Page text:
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Join a project (volunteers)

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Assuming that you have joined the community and completed your Profile and Skills tabs (1. Join the community), you're ready to join a project. After you log in, you can browse all projects by clicking the Projects tab on the top navigation bar. The Projects subtab page lists all the available projects you can join. Generally there are about 50 projects to choose from.

Read the project wiki page

A project’s wiki page gives a more in-depth description of project requirements and objectives. A link to the wiki page appears on the Project's detail page. Read through the wiki page to gain a better understanding of the project. To stay notified of updates to the wiki page, click the Watch button at the top of the wiki page. If the wiki page is blank, e-mail the project manager to see if the project details are posted somewhere else.

Join a project

You can join as many community projects as you like. To join a project:

  1. Click Projects on the top navigation bar.
  2. Click Projects on the submenu.
  3. Click the project name to view more details about the project.
  4. Click Join on the project’s detail page.

When you join a project, the project manager will receive an e-mail notification letting him or her know that a new member joined the project. Your initial role on the project will be "Observer" until the project manager changes it. (Some projects do not use roles, in which case all team members are observers.)

Review the project's JIRA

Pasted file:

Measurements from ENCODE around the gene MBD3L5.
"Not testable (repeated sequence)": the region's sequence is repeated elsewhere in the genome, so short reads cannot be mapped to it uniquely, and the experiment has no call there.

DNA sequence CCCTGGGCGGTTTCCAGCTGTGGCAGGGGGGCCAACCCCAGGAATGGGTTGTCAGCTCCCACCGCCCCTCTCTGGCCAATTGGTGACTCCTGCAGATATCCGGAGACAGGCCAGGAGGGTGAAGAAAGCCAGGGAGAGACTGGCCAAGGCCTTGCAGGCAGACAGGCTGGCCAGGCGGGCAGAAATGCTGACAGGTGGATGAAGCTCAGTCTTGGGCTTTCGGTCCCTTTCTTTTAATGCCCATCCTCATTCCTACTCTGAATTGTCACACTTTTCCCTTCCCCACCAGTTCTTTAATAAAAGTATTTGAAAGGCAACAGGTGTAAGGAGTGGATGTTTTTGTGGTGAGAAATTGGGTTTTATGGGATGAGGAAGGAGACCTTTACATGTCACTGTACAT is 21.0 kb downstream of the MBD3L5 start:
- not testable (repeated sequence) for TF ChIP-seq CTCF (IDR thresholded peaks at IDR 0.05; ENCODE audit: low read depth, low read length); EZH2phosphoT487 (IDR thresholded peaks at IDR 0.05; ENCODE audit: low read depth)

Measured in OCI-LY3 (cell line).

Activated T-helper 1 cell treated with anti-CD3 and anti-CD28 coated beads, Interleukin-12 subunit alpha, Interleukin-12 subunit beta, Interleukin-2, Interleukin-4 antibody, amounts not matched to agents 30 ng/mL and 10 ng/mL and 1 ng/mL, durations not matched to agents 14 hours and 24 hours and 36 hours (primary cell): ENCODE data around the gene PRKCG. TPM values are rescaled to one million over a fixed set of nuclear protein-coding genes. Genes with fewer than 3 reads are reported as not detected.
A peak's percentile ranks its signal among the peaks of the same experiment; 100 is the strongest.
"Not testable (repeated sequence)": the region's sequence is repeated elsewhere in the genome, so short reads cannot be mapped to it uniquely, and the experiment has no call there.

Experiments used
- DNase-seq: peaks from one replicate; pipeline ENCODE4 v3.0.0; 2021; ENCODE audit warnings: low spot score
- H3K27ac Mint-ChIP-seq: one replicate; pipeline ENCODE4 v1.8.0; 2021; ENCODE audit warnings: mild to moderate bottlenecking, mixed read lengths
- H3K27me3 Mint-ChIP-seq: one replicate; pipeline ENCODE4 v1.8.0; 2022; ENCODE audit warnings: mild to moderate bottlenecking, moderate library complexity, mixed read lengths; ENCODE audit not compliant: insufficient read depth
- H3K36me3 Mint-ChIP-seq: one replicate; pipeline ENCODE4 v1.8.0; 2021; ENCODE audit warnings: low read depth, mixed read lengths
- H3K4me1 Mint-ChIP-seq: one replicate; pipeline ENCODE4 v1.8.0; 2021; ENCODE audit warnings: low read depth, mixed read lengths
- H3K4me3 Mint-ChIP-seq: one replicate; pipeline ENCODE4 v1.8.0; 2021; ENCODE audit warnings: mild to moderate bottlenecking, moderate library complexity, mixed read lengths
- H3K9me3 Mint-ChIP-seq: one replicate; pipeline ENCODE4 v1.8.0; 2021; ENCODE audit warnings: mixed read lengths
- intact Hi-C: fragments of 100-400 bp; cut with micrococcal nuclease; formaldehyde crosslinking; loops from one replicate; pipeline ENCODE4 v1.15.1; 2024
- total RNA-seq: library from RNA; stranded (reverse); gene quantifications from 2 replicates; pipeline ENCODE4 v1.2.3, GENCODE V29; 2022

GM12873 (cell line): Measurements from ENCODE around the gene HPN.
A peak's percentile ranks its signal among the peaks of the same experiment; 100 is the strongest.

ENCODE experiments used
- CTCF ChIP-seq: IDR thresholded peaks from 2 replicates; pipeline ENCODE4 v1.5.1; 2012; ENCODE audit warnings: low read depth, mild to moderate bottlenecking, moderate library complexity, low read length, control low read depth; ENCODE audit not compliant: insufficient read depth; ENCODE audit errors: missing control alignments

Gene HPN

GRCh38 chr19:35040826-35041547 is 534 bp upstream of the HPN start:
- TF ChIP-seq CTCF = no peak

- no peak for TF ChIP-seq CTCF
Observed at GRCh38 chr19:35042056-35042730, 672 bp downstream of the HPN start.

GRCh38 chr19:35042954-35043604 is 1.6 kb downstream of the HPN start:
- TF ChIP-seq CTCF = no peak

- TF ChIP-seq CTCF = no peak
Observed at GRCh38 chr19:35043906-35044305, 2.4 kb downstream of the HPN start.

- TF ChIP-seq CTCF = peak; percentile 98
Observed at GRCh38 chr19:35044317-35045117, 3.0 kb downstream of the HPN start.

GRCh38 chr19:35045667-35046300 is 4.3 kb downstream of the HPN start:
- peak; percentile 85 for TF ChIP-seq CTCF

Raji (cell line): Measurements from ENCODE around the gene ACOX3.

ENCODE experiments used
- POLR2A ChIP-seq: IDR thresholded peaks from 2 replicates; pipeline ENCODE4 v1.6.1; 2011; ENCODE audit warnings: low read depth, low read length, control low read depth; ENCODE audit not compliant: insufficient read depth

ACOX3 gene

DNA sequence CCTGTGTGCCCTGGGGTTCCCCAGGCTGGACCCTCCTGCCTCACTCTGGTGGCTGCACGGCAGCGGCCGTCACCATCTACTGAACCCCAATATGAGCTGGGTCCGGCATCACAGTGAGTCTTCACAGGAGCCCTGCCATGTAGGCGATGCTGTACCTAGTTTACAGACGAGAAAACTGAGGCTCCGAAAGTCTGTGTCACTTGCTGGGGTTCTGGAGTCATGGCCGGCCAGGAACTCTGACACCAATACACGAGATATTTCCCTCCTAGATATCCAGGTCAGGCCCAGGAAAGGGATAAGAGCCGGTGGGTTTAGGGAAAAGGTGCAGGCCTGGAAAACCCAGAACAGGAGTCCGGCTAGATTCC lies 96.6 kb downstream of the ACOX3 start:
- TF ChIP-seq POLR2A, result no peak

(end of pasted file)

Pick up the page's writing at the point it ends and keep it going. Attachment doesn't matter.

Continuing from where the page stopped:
As a member of the project team, you now have access to JIRA for that project. Navigate to and review the details of the project.

LDSTech projects use JIRA for project management, bug tracking, user stories, and enhancements. JIRA allows project members to see which project issues have been created, resolved, or are in the process of being resolved.

You can add comments, assign items to yourself, and even create new JIRA items for that project now. Evaluating what's in JIRA, especially for the next version release, will help you get a better sense of what the project team is working on.

E-mail the project manager

Now that you've joined the project, contact the project manager. Don’t wait for someone to contact you after you join a project. Introduce yourself to the project manager. The project manager’s e-mail address is listed on the project page. Let the project manager know you’ve joined the project, describe your skills and desire to help out, and ask what tasks he or she would like you to work on.

When you contact the project manager, describe your background and skills. Ask what needs they have for the project. Find out what tasks you would complete on the project, when the meetings are, how they prefer to communicate, and so on.

Find out when the team meets

You can find out when the team meets on the project’s wiki page, which project managers should update with meeting times. If no meeting information is posted, contact the project manager to find out when the next meeting is. Some projects may not have regular meetings.

Get on the communication list

Each project may have a preferred way of communicating. Some projects use Google Groups, others use an internal e-mail list, others use Internet Relay Chat (IRC), and so on. The wiki page should list the ways in which the team communicates. Make sure you are on your project’s mailing list.

Check out other resources

Many projects also use Source Code Repository (Subversion). A project’s Subversion page stores all the code for the application, including code libraries and other project artifacts. The Source Stats page shows which members have been most active in the project, charting month-to-month activity of members.

The Source Code Repository and Source Stats can be helpful project resources. Both pages can be accessed from the Project Details page. The Source Stats page can give you a clear idea of how active the project is, and who is doing the work.